Muay Chaisawat syllabus does include the technical tools to prepare its practitioners for this unfortunate situation. The Look Mai Rab (counter-attack strategies) belonging to the “Paksa Waeg Rang” group are amongst the best options for a serious study of the most common Self Defense situations. In my opinion, three Look Mai Muay Chaisawat are a must-have for all thai martial arts enthusiasts who are seriously interested in street fighting. These techniques fit perfectly in any reality-based self defence system for the following crucial reasons.
1.All of them are easy to apply in emergency situations because they do not require special athletic attributes (strenght, flexibility).

2.All of them are based on a strike as a first line of defense but nonetheless they can be easily combined with take downs or with series of blows.

3.All of them can be performed on all kinds of surfaces (asphalt, grass and so on), wearing every kind of clothing, with shoes on or with bare feet.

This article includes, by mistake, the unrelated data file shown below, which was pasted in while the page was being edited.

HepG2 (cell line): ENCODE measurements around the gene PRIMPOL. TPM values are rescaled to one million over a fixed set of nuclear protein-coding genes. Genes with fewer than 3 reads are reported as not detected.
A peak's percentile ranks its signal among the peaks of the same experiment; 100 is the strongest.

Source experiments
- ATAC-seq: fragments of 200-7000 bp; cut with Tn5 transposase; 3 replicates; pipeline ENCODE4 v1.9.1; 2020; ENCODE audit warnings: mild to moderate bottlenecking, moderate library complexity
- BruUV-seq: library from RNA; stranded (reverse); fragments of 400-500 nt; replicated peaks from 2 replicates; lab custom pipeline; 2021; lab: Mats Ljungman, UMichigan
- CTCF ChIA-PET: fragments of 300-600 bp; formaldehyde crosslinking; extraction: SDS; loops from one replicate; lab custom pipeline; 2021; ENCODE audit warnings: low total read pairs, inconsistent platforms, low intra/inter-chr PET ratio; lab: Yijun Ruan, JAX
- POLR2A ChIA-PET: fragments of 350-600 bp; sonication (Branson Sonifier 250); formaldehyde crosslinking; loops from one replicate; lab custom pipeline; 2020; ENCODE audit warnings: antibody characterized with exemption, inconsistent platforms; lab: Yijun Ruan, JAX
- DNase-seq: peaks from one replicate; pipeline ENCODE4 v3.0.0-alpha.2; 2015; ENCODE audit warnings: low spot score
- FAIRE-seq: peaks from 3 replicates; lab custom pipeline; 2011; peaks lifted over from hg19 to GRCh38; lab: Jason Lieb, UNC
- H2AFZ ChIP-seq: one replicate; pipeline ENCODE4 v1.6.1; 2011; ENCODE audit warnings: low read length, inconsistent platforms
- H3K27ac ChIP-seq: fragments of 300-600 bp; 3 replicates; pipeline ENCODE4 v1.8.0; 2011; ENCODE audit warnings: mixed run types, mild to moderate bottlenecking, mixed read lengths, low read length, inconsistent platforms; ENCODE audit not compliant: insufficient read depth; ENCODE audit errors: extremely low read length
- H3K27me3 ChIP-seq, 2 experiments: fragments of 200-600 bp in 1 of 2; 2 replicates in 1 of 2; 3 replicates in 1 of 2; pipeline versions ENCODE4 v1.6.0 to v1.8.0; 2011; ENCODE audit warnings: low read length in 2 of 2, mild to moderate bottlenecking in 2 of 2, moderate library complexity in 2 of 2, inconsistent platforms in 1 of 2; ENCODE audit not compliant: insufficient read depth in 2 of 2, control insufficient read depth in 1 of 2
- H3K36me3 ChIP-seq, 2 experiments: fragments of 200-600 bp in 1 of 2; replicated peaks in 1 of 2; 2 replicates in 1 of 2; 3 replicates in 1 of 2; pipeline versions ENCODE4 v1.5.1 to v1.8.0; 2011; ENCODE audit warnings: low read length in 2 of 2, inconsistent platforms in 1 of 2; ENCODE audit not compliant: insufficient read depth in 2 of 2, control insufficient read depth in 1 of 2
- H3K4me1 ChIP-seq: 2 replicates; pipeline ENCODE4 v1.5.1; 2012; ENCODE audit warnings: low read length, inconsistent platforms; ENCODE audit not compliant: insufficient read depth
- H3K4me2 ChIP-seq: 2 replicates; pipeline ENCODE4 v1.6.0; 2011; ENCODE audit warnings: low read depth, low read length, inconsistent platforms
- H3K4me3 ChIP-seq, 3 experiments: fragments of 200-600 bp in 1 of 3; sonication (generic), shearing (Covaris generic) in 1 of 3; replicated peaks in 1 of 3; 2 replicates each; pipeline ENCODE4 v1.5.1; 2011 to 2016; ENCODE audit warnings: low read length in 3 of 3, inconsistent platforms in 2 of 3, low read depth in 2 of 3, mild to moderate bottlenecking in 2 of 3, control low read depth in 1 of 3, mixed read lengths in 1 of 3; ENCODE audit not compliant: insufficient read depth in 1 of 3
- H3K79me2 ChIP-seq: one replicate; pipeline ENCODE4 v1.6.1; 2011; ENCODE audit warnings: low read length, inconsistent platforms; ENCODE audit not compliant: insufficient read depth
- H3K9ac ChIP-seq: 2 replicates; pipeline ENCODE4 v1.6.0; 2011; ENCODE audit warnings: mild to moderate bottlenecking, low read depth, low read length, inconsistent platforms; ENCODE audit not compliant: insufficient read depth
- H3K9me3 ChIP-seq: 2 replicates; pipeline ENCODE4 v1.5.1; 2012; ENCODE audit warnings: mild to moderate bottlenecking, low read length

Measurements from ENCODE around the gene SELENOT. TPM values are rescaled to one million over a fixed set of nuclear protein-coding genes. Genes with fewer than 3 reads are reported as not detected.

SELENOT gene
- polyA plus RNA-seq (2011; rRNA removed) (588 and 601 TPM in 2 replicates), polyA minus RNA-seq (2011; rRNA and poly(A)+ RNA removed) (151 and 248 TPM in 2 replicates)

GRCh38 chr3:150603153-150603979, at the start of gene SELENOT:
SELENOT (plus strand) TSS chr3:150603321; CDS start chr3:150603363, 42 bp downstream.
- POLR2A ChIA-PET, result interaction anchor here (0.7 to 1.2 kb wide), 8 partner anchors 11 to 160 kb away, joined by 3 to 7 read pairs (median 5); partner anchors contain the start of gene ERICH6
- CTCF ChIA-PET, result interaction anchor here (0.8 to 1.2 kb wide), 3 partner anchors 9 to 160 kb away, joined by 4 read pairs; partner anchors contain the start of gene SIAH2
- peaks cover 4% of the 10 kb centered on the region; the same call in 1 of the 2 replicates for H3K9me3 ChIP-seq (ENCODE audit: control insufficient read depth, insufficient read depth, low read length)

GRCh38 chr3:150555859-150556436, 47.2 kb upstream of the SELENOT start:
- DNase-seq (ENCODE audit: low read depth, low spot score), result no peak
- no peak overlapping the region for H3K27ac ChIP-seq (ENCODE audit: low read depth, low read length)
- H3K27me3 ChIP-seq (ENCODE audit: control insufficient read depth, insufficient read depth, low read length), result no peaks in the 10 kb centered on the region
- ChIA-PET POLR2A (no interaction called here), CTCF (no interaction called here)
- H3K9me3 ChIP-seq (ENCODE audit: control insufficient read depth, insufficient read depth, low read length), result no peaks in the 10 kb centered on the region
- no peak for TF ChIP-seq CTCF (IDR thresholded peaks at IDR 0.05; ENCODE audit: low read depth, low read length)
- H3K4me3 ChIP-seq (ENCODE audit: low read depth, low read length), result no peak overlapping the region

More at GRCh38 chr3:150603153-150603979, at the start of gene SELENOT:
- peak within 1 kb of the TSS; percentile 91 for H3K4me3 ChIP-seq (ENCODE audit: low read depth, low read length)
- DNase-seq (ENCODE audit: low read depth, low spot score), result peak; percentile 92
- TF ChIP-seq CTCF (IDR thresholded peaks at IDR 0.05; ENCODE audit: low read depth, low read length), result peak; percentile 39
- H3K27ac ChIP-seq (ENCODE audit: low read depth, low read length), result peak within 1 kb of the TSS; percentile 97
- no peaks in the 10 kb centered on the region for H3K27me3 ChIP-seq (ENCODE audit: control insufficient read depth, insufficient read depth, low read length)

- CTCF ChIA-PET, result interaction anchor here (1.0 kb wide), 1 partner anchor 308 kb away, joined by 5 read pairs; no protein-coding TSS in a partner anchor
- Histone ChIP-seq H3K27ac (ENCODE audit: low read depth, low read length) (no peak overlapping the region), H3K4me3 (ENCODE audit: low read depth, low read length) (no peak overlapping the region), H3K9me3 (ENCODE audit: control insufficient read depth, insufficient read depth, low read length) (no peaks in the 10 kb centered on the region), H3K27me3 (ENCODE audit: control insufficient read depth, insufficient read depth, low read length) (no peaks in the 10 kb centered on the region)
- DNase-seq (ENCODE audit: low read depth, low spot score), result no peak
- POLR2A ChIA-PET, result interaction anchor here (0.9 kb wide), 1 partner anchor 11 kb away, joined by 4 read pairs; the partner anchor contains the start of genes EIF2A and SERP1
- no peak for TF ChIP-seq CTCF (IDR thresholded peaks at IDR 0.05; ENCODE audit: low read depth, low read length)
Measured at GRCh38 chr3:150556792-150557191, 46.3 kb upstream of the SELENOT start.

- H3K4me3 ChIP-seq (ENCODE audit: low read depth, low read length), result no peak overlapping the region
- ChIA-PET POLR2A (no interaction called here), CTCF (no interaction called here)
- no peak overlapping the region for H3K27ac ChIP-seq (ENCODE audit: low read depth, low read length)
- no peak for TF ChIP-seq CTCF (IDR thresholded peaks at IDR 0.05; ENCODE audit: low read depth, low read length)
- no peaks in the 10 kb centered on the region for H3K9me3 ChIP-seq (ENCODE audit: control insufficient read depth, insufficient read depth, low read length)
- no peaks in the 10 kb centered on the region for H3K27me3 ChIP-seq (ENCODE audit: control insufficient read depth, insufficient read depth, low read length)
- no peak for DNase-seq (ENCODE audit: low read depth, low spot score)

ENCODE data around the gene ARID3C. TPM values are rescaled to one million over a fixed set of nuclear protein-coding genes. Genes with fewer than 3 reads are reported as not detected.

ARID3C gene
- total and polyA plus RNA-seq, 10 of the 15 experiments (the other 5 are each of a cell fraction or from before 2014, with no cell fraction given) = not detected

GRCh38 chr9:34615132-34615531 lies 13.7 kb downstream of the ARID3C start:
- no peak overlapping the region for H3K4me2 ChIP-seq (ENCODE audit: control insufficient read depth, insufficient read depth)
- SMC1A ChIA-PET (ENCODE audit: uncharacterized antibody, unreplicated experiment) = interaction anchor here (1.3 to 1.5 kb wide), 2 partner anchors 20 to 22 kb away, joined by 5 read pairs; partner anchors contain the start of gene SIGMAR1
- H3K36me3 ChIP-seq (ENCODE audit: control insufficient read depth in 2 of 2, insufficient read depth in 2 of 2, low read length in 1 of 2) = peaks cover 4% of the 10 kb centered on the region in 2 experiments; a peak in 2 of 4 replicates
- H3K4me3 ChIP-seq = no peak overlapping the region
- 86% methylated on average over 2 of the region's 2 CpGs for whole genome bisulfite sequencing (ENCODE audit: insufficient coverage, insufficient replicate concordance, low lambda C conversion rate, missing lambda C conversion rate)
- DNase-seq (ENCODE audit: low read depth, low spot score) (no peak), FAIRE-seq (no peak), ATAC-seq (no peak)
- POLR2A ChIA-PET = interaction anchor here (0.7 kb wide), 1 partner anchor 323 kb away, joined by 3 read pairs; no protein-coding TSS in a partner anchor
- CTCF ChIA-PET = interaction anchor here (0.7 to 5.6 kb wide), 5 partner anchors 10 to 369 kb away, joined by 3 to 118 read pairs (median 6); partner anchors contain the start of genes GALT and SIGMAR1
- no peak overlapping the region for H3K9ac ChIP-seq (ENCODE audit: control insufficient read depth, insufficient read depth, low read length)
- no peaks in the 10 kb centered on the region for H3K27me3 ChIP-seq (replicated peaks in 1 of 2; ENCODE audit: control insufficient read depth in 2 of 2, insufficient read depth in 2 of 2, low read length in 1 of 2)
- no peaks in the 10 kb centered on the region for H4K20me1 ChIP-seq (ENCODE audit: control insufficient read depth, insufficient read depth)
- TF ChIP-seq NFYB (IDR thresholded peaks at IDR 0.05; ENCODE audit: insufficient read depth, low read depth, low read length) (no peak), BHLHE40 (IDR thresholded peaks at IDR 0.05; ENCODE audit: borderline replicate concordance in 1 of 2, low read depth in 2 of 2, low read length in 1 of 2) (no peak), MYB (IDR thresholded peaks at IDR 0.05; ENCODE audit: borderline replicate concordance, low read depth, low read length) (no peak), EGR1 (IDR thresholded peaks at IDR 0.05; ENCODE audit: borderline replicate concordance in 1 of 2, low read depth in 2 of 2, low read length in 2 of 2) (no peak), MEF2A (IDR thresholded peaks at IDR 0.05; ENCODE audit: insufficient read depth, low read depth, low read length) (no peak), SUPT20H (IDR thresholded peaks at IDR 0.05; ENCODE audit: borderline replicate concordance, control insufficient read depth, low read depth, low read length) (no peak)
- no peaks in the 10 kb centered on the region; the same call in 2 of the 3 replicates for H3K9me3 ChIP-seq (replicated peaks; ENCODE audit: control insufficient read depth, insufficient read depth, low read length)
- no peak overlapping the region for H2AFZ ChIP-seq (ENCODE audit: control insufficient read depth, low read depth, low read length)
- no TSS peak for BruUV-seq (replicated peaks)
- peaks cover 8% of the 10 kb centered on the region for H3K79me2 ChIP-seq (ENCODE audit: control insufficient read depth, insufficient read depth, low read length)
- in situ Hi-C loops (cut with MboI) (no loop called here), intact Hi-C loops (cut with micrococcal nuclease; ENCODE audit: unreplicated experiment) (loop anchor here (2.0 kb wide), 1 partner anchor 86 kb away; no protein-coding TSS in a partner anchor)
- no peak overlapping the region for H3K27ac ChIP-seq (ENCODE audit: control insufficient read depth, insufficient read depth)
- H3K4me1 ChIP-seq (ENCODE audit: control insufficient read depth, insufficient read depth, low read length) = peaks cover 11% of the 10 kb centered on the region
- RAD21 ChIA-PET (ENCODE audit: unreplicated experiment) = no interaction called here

4.Moreover, the blows used as primary counter-attacks are executed with naturally strong body parts that do not require special conditioning to be effective.

Let’s analyse these three combat strategies in details.

1.Khun Yak Pa Nang

Khun -Yak- Pa -Nang- 1

Khun -Yak- Pa -Nang- 2

Khun- Yak -Pa- Nang -3

-Body weapon: heel of the hand
-Strategy: defense against punches and/or grabs
-Objective: throwing the opponent

This throwing technique is well known to all serious Muay Boran practitioners. In Muay Chaisawat this throw is executed by first stunning the opponent with an uppercut heel-of-the-hand blow (aka the Chin Jab in military Close Combat systems). This hand blow packs a lot of power and employs a part of the hand that is anatomically very resistant: bone alignment is crucial as well as the timing of the execution (see pictures). As the opponent steps aggressively forward and strikes (or attempts to grab the neck), waste no time and slide forward parrying his attack from the inside, stopping his forward momentum. The simultaneous heel of the hand blow to the chin will push his head upward and backward, thus breaking his balance towards the rear (and possibly damaging his neck vertebrae). Keep on pushing and stepping forward and, if you can, hook his back leg with your back leg (right leg with right leg) in order to totally break his balance. The consequent back throw will be hard: the opponent may knock the back of his head onto the floor with possible serious consequences.